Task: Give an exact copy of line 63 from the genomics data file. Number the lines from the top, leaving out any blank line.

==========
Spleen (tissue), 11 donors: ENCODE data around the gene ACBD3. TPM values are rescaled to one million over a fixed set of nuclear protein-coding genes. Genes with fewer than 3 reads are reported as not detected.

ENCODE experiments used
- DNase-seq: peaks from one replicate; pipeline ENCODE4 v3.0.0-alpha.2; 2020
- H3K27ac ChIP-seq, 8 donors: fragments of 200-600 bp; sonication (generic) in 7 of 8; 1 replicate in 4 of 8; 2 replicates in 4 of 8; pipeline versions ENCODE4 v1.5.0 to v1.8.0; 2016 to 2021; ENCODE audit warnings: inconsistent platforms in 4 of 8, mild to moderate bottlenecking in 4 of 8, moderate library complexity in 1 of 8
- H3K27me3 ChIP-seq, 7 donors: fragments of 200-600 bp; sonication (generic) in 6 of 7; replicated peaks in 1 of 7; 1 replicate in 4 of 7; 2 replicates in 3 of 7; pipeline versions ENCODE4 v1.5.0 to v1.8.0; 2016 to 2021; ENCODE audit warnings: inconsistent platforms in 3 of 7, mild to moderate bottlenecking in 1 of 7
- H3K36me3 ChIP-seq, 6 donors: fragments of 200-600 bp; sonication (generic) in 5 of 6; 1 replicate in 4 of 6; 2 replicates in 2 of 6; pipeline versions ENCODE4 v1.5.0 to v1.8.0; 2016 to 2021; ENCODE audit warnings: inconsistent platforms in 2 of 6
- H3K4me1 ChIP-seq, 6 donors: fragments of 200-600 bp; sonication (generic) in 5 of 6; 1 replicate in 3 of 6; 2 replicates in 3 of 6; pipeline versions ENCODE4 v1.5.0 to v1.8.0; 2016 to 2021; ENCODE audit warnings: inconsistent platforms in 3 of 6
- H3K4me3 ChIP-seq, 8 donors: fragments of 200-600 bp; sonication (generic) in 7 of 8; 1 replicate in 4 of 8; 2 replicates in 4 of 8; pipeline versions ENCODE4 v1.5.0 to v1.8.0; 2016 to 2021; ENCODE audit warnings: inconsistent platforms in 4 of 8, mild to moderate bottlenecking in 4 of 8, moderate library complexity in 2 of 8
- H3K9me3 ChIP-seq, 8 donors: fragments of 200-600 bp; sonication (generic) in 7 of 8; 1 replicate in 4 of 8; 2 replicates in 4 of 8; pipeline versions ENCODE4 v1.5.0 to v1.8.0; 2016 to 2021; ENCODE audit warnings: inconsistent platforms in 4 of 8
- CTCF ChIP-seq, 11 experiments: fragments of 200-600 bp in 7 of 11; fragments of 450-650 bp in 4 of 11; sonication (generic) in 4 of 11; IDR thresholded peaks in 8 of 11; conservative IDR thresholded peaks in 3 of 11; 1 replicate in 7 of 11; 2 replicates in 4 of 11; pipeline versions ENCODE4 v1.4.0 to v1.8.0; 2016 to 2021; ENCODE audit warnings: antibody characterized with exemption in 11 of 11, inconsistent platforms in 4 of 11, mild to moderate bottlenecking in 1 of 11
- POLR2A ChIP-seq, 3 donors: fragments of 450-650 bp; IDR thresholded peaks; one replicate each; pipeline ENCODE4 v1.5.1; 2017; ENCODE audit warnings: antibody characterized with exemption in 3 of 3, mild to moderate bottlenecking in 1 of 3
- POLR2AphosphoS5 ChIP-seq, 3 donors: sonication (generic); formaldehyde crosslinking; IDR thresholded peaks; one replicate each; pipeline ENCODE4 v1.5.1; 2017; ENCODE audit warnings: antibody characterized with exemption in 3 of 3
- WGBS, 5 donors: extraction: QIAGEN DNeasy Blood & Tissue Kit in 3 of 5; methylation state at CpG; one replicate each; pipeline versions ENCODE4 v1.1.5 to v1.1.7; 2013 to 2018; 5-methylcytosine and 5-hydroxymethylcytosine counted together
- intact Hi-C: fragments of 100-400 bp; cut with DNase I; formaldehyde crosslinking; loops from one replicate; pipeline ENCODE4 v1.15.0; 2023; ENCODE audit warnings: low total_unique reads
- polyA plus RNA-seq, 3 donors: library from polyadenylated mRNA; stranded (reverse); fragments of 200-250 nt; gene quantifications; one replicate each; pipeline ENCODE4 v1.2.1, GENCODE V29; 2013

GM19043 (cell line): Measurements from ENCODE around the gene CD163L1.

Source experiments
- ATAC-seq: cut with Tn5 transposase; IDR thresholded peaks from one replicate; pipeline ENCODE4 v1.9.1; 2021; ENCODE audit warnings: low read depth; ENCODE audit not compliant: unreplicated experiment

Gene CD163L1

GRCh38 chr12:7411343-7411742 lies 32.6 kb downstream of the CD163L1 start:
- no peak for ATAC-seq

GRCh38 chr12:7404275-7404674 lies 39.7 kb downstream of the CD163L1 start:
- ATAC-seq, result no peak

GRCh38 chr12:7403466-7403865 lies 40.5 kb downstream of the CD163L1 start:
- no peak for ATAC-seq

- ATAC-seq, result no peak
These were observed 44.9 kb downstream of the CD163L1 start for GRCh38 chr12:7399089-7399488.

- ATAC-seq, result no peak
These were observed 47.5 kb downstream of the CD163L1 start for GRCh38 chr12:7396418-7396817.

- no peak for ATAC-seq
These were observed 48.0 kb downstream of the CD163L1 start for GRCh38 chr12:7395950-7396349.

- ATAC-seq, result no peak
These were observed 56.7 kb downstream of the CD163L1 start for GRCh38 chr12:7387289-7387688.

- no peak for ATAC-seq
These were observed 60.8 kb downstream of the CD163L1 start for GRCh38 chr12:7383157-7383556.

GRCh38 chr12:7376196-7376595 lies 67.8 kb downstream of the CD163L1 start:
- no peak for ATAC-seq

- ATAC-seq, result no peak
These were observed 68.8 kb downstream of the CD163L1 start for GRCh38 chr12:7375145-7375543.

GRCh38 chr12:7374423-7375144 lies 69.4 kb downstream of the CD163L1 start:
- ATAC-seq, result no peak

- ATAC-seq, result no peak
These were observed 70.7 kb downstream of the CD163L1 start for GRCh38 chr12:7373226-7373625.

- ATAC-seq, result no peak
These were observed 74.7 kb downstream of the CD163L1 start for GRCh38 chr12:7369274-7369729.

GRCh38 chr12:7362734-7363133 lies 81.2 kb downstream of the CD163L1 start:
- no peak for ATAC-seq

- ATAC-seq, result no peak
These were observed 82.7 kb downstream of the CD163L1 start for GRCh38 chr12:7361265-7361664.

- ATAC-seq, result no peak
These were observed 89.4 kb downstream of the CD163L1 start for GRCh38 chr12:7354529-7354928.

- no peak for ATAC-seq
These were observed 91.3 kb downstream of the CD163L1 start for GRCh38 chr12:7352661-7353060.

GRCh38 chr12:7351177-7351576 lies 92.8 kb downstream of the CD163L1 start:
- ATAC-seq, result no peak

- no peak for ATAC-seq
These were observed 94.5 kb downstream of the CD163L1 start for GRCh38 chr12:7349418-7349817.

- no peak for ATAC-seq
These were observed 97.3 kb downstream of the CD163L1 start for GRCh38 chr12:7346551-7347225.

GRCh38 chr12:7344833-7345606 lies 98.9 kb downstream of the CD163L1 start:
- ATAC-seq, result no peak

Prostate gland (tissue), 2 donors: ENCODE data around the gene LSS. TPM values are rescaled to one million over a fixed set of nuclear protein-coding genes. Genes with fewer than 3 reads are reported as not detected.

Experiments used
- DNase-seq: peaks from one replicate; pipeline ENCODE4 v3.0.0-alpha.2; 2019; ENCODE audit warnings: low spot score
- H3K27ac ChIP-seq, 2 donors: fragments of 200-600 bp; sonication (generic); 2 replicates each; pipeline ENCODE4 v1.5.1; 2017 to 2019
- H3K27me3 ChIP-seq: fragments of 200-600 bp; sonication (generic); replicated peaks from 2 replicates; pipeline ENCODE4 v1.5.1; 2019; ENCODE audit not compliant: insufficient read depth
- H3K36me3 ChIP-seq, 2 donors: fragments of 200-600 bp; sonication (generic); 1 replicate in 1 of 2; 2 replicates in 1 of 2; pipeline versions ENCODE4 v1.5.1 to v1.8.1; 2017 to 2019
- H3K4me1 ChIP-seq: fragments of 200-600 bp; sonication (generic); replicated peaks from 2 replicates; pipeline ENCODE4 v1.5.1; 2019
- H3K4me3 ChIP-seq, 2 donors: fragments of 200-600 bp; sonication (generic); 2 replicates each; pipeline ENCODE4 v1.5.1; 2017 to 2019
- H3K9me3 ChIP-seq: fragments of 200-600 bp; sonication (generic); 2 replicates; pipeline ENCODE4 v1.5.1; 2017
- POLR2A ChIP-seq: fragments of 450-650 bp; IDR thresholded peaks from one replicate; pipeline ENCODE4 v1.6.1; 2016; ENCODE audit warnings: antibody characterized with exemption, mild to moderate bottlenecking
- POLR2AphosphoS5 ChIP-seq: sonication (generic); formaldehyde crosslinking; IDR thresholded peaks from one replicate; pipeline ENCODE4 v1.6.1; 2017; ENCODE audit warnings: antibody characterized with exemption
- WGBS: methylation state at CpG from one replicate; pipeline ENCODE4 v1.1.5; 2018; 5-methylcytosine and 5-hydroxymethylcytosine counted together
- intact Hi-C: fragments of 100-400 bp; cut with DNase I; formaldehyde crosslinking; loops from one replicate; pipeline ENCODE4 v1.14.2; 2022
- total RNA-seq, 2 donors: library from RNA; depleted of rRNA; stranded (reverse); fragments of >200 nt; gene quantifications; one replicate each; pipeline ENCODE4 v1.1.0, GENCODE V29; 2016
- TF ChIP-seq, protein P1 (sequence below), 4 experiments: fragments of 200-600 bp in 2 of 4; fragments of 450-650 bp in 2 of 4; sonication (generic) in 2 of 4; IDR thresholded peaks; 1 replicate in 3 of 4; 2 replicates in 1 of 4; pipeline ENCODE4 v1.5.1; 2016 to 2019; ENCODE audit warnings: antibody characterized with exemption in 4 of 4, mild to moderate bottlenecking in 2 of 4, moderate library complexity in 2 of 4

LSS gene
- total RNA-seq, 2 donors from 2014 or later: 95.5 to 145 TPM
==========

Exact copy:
Experiments used